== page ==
Ramona Sequeira, President, United States Business Unit and a member of the executive team at Takeda Pharmaceutical Company Ltd, shares her memories starting as an undergraduate student in Molecular Genetics and how it inspired her to pursue a career on the business and management side in the pharmaceutical industry. Ramona reflects on the different stages in her career journey, both complex and rewarding. She shares how she used her experiences to build the platform that has enabled her to be a successful leader and mentor, and maintain a healthy outlook in her personal and professional life.
What brought you the department of Molecular Genetics at the University of Toronto for your undergraduate studies?
For me, I just find the study of genetics fascinating because it contains so many secrets that are yet to be unlocked, and can help people to be heathy and manage disease. To me, genetics is a science about learning because we’re still learning so much. It’s not just what you know, but what questions you can ask and what information you can unlock through the research that you do. I think that’s what attracted me to it and still does, even though I’m not directly involved in it today.
As for why Toronto, I was actually born and raised in Toronto. I grew up seeing the beautiful old buildings of UofT whenever I went downtown and it just felt like home there.
What was the most valuable part of your studies at the department of Molecular Genetics?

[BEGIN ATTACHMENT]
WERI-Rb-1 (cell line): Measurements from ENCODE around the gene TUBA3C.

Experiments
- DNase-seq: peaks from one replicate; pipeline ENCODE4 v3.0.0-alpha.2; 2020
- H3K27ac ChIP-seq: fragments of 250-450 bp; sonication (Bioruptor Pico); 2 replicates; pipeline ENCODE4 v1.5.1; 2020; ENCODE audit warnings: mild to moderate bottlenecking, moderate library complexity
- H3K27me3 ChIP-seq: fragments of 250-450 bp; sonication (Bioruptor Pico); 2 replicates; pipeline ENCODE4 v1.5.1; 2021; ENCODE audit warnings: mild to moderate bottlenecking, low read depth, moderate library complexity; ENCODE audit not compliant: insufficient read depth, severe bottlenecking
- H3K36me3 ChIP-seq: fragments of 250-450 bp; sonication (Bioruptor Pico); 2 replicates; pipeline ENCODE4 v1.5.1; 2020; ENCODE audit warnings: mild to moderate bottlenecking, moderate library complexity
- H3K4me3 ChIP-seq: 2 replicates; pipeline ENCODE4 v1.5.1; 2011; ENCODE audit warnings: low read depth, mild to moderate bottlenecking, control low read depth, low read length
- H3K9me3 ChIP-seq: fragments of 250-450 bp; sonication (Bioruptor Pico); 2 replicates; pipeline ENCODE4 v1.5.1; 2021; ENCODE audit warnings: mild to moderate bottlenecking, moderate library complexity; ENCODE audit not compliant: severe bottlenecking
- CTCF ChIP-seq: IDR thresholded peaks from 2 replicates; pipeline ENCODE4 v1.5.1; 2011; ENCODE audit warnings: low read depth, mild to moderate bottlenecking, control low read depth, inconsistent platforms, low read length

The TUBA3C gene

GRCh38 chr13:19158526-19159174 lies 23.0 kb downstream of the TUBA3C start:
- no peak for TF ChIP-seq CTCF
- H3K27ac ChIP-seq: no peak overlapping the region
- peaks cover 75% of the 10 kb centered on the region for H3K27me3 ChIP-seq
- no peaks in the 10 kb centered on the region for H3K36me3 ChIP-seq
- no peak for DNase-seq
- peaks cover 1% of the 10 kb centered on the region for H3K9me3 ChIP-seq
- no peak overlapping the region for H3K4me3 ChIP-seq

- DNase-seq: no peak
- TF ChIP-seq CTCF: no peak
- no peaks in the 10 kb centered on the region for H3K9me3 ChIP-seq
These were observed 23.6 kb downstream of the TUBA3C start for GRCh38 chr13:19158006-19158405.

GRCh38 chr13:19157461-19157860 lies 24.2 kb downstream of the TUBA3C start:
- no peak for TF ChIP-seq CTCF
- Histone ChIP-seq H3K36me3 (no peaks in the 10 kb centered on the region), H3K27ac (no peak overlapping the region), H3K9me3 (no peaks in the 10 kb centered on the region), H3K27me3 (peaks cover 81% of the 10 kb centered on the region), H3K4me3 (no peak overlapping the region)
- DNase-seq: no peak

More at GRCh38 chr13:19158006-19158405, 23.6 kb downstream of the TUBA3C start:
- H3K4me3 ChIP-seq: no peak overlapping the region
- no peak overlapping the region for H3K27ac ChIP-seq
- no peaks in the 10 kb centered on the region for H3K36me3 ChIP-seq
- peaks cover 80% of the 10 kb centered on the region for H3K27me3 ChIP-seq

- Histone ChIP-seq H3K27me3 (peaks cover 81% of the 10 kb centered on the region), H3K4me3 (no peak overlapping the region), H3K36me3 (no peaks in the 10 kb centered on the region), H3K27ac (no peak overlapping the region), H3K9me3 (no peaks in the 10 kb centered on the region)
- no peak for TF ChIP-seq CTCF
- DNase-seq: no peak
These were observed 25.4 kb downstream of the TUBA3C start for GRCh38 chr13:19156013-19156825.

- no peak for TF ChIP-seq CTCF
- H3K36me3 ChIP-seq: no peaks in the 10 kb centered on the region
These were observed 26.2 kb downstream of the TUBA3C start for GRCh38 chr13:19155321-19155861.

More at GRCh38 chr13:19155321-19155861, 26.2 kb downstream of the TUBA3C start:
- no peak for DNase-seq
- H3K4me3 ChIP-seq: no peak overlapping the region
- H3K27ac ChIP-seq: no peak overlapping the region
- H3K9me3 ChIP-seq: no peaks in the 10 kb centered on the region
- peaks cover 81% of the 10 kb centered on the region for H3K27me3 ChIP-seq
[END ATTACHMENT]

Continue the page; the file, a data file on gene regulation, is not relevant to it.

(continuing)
It was learning the history of how genetics has evolved and just how much insight we’ve been able to gain into ourselves and even our history as humans through genetics. I think that was just fascinating.
What are your most exciting memories of the department of Molecular Genetics.
I think it would be the camaraderie involved. With the more technical hands-on lab work courses, you think that would be very individual studies, but actually, there is a certain level of camaraderie in sharing information that is involved in that lab work. I think we see that being applied today in the broader R&D department. Even as companies, we can’t just continue doing research within our four walls. Things are moving too quickly and if we don’t connect with other people doing similar types of research, we’re not going to move as fast as we need to. Looking back at it, that was something surprising to me and I really enjoyed it.
What stage in your studies did you realize that you wanted to pursue a career in the pharmaceutical sector?
I always loved science and I think through my course work, as I became more exposed to different things at UofT, I started to develop a broader interest in the world around me, such as business, how a business is run, developing leadership, and what that was all about. So for me, after coming out of the genetics courses, I really wanted to learn more about business. And it was during my business degree, I went to McMaster to pursue an MBA, where I discovered the pharmaceutical industry. I really didn’t know anything about it until then. To me, it was the perfect place to put together my love of science and my strong interest in business and leadership. It was the perfect place to practice those both together.